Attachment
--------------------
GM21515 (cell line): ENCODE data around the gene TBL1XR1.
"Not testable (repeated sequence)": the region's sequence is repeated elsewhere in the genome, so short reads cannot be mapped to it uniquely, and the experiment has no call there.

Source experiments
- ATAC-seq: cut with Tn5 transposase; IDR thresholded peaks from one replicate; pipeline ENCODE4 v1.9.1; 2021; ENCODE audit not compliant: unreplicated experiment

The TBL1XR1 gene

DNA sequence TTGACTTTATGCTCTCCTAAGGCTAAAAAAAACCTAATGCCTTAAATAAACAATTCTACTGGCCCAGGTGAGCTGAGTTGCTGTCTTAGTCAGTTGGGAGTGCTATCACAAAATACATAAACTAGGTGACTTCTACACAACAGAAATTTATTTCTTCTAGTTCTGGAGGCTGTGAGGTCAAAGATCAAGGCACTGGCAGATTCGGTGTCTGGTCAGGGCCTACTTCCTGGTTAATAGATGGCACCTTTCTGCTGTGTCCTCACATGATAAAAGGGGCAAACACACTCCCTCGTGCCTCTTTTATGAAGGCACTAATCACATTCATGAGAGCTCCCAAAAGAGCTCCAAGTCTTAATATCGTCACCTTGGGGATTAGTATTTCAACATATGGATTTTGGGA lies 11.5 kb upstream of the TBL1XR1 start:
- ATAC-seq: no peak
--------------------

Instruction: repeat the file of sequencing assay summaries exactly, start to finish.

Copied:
GM21515 (cell line): ENCODE data around the gene TBL1XR1.
"Not testable (repeated sequence)": the region's sequence is repeated elsewhere in the genome, so short reads cannot be mapped to it uniquely, and the experiment has no call there.

Source experiments
- ATAC-seq: cut with Tn5 transposase; IDR thresholded peaks from one replicate; pipeline ENCODE4 v1.9.1; 2021; ENCODE audit not compliant: unreplicated experiment

The TBL1XR1 gene

DNA sequence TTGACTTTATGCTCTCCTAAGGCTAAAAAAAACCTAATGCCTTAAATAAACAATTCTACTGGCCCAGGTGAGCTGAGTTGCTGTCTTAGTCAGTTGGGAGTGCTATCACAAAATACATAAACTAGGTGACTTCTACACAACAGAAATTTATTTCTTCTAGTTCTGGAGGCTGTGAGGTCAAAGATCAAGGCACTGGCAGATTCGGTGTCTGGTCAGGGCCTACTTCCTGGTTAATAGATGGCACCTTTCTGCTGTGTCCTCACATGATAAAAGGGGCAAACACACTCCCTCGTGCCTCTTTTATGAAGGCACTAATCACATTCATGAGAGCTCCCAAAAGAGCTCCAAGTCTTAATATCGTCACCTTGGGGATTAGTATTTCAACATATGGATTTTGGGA lies 11.5 kb upstream of the TBL1XR1 start:
- ATAC-seq: no peak